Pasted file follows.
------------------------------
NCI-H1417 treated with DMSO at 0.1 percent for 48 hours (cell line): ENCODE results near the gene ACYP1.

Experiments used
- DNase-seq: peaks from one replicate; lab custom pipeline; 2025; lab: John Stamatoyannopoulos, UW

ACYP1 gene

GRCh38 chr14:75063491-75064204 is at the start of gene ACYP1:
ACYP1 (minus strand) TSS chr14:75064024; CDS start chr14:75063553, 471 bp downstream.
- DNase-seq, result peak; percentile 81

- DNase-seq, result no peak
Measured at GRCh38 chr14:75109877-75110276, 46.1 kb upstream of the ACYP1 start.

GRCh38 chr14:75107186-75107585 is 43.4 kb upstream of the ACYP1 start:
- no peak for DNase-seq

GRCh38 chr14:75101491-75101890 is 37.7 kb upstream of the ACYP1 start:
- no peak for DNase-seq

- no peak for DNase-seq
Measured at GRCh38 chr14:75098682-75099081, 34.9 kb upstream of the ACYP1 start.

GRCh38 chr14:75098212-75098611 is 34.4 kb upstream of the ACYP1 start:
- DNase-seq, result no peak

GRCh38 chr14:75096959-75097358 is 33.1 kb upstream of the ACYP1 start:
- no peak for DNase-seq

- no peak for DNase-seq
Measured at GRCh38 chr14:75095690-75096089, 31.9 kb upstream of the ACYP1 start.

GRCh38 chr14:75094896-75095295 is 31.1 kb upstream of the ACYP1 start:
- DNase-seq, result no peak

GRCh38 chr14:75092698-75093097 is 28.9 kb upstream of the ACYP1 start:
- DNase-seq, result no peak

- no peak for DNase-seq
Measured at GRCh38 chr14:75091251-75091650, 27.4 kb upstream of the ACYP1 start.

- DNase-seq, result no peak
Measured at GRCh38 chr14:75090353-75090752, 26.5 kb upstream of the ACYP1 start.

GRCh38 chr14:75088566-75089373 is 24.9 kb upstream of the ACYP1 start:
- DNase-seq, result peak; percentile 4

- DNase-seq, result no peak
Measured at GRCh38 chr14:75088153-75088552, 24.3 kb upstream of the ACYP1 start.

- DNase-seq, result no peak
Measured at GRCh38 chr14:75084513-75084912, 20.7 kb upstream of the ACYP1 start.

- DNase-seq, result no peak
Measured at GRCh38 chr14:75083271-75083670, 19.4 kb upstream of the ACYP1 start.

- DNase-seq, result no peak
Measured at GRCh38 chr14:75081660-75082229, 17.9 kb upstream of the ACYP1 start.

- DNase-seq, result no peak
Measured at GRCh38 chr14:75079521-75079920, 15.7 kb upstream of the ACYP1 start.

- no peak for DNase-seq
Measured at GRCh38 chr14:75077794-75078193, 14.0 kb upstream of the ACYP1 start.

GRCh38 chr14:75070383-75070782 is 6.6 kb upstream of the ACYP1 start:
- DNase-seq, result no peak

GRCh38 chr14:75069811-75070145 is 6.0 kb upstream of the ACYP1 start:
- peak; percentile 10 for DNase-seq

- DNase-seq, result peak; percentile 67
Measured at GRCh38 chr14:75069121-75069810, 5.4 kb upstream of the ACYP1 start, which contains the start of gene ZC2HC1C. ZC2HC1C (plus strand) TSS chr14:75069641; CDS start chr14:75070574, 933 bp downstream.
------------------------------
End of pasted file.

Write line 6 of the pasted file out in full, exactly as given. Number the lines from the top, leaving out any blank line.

ACYP1 (minus strand) TSS chr14:75064024; CDS start chr14:75063553, 471 bp downstream.